Recovered for Investors
ERISA governs 401(k) plans and related fee litigation. ERISA is a federal law that sets a minimum standard for retirement plans. Perhaps most importantly, it imposes a fiduciary duty standard on the managers of the project. According to the U.S. Department of Labor, the federal agency that enforces ERISA provisions, plan fiduciaries must:
There is at least one plan fiduciary for every retirement plan (e.g., a company official), although there may be more than one, and often there is.
The 401(k) plan can deduct fees from your account. Plan fiduciaries must ensure that prices paid to service providers and other expenses of the program are reasonable.
Plan participants have a right to file legal actions, including:
For example, in one recent case, a plan participant filed a proposed class-action lawsuit against the company that sponsored his 401(k) plan. The plaintiff alleged that the company breached fiduciary duties under ERISA by allowing the company to charge excessive administrative and investment fees.
According to the complaint, the administrative fees charged to plan participants were more significant than 90% of peer plan fees. The lawsuit also alleged that the costs for the mutual fund investment options in the plan were up to three times more expensive than available alternatives in the same investment style.
The plaintiff also alleged that the company’s selection process was deficient because there were almost no passively managed fund options for plan participants, which resulted in inappropriately high administrative plan fees. The case was pending as of May 2019.
ERISA does not spell out precisely what kind of investment options a 401(k) plan must offer. It merely requires that plan fiduciaries show the care, skill, prudence, and diligence that a reasonably prudent person would employ doing the same job.
Plan participants had sued plan fiduciaries where, for instance, the fiduciary failed to monitor the performance of an investment against an appropriate benchmark and take appropriate action when the investment significantly underperformed the benchmark for an extended period. Plan fiduciaries have also been sued for including the company’s stock in the plan.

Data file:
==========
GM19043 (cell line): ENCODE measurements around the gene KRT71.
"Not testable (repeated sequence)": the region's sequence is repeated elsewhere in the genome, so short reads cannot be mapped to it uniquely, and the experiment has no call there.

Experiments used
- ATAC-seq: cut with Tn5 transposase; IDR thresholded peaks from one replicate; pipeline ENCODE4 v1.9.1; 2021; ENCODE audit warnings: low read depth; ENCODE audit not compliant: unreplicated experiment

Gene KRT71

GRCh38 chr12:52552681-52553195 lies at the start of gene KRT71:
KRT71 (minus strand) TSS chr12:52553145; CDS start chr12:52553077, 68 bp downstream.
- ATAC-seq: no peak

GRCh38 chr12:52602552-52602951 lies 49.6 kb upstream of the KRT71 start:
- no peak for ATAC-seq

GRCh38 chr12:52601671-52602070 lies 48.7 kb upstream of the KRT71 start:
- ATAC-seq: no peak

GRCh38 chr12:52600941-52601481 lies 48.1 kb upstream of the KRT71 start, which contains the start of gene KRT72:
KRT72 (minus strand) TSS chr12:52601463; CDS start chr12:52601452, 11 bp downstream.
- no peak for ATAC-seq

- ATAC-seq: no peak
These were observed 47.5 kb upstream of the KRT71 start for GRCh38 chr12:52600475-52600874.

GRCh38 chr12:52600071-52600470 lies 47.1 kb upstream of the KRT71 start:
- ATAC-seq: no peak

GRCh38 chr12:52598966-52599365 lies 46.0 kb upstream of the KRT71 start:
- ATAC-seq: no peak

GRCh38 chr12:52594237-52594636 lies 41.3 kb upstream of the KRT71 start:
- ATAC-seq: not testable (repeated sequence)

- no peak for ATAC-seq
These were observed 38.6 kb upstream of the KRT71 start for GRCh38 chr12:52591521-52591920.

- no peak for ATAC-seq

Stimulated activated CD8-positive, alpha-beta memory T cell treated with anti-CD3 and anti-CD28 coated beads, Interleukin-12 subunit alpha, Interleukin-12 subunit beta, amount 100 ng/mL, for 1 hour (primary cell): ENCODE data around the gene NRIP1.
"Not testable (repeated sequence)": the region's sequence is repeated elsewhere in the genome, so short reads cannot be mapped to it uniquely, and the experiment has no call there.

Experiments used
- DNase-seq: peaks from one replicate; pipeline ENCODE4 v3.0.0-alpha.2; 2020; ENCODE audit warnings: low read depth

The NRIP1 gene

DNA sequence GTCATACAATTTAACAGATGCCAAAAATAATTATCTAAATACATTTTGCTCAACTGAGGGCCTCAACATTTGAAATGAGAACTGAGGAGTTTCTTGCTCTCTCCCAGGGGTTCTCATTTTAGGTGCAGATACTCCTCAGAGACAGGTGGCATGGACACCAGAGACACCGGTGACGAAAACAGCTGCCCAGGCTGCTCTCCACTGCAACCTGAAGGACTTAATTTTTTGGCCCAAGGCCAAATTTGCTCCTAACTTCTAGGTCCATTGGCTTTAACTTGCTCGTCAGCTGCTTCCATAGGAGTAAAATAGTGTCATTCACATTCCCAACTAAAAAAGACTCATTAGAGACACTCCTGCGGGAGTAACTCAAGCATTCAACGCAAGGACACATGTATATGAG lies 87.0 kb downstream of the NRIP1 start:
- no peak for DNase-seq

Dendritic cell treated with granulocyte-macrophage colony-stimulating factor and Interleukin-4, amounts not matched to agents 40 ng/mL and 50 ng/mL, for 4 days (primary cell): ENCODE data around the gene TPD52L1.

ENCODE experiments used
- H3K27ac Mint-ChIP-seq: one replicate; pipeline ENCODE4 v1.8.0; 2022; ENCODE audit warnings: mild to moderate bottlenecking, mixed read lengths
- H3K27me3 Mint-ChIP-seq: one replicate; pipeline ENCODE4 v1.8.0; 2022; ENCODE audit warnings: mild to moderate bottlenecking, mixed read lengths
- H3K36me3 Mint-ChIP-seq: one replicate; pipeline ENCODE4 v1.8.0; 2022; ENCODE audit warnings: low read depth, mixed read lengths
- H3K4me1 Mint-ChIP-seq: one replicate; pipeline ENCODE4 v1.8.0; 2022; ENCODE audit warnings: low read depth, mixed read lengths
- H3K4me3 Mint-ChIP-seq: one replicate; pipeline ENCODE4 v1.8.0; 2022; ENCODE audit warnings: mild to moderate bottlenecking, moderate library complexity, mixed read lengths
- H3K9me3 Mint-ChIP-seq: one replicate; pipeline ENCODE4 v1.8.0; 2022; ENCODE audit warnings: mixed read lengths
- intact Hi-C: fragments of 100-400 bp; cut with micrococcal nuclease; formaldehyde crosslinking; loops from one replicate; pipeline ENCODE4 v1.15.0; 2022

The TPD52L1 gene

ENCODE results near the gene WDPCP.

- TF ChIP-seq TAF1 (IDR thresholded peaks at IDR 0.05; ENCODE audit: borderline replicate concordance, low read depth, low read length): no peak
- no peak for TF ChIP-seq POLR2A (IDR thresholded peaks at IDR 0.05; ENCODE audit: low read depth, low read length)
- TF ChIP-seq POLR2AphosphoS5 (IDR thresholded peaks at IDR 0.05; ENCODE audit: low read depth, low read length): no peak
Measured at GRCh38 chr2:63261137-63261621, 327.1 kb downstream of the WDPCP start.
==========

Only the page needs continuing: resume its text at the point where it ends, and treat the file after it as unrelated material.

The Supreme Court accepted a 401(k) lawsuit recently that could influence whether and how employers have company stock in their retirement plans. Plaintiffs in the case (Retirement Plans Committee of IBM v. Larry W. Jander) allege that plan fiduciaries by presenting IBM stock as an investment option to retirement plan participants despite knowing about non-public problems concerning its microelectronics business.
In October 2014, IBM announced the “sale” of its microelectronics business and disclosed that IBM would pay $1.5 billion to the “purchaser” to take over the division and supply IBM with semiconductors. IBM’s share price dropped over $12 per share after that announcement. 401(k) investors who invested in the IBM Company Stock Fund were damaged as a result.
The district court (i.e., trial court) dismissed the lawsuit, but the U.S. Court of Appeals for the Second Circuit reversed the district court’s decision. IBM then petitioned the United States Supreme Court to hear the case, and the Court granted the petition, agreeing to listen to the situation.
At this time, the U.DS. Supreme Court has not ruled on the case. If the Supreme Court affirms the Second Circuit’s decision, plaintiffs in a 401(k) stock-drop case will have a much better chance of surviving a motion to dismiss, which increases the likelihood of a pre-trial settlement.
In a previous ruling in another case, the Supreme Court held that an employer is not entitled to a presumption that company stock was a prudent investment. However, at the same time, the Court made some ruling that arguably makes it more challenging to bring a 401(k) stock-drop case.
For instance, a plaintiff’s complaint must state a plausible alternative action the employer could have taken. The Court also affirmed that an employer is not imprudent for failing to buy or sell stock based on “inside (non-public) information” in violation of insider-trading laws.
There are several “red flags” that 401(k) plan participants should not ignore. Among them are the following:
401(k) mismanagement can be unintentional or intentional. It can occur because of imprudence and negligence, or conflict of interest and self-dealing. Mismanagement could be as simple as plan fiduciaries buying costlier “retail” shares instead of less expensive “institutional” shares. Simple mismanagement, however, can result in significant losses and plan participants may be able to recover those losses.
If you believe you’re the victim of 401(k) mismanagement, The Doss Firm, LLC is standing by to fight for your money.
The recovery of a 401(k) is vital to a client’s well-being and retirement. Jason Doss and his understand this and have fought for numerous clients over the years to get their money back.
Don’t hesitate to call (770) 578-1314 for your free consultation on a 401(k) issue.